That's the myth. Subsidies don't maintain a viable agriculture. Lettuce isn't subsidized. In fact, most crops are not. Not peas or potatoes or tomatoes. Not plums, peaches, broccoli, green beans. There's no shortage of any of these. Yet Fred and Larry say farming can't survive without subsidies.
"If I can't grow my 6,000 acres of cotton because the subsidy's gone …Where am I gonna go with that acreage? Do I just idle it?" Larry Starrh asked.
I don't know. Where do I go if "20/20's" ratings go down? That's life.
Subsidies are a like a heroin fix. They feel good, but they lead to more subsidies. The first subsidy makes cotton more expensive. That causes a problem for manufacturers, so we give them another subsidy. That subsidy hurts poor farmers worldwide, so we send them more money in foreign aid. But that's not enough for our cotton farmers. We give them another subsidy for the water they use and another subsidy to advertise their cotton overseas.
If they can't make a profit, I don't think they deserve a gift from taxpayers just so they can keep farming.
"Well I totally disagree with you John, and the legislature is with us at this point, so we're winning, and you're losing," Fred Starrh said.
He's right. And you're paying for it.
We've been hearing a lot lately about how American workers are suffering because companies are "outsourcing" their jobs to other countries. During the presidential campaign, both President Bush and Sen. John Kerry, D-Mass., told voters they were concerned about keeping jobs here at home. And CNN anchor Lou Dobbs has made complaints about outsourcing a running theme of his nightly news program.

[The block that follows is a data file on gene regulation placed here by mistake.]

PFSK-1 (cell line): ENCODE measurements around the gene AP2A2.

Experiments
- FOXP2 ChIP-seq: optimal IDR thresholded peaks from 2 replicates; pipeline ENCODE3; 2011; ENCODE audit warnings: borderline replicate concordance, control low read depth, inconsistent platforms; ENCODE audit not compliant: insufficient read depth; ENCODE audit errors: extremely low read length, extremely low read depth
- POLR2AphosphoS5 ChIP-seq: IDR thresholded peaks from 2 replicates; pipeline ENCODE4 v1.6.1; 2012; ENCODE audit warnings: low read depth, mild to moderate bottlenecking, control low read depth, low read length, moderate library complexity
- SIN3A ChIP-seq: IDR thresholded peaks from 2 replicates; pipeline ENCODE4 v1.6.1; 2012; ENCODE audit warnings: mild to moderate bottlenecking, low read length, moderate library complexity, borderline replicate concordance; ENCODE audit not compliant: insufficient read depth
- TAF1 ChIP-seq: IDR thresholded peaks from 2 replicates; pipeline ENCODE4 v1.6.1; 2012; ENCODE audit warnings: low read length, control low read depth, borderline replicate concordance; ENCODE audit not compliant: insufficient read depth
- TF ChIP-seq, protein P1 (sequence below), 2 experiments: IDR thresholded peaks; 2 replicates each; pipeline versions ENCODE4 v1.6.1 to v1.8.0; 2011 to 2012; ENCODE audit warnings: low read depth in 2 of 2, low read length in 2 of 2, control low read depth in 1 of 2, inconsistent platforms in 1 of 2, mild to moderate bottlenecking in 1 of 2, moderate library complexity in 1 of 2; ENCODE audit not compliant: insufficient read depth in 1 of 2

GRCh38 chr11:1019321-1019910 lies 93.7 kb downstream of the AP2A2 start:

Dobbs' new book, "Exporting America," says the government should limit free trade and immediately outlaw outsourcing of government contracts.
"Just because of cheap labor, we're destroying our middle class. That is just stupid," Dobbs said, adding, "Being stupid is un-American."
Wait a second. It's restricting outsourcing that would be un-American and stupid.
You may not like it that someone in India takes your customer service call, but outsourcing helps the middle class by bringing lower prices and faster service. Take E-Loan, for example. It gives customers a choice of whether to get their loan paperwork processed in America in 12 days or in India in 10 days. An incredible 87 percent of customers in the United States choose the faster loan processing offered by sending their paperwork to India.
And look at clothing -- lots of it is made abroad these days -- and Lou Dobbs sees that as a terrible thing. "This country cannot even clothe itself. Ninety-six percent of our apparel is imported," he said.
But that's OK. We have more choices for less money. The Labor Department's price index for clothing has been going down and down over the past decade.
But still, what about all those American workers who lose their jobs to people overseas? We asked the AFL-CIO labor federation for some of their best examples of outsourcing and the first people they referred us to were Shirley and Ronnie Barnard. They both lost their jobs when a Levi's plant in Powell, Tenn., closed down two years ago and moved production to Mexico.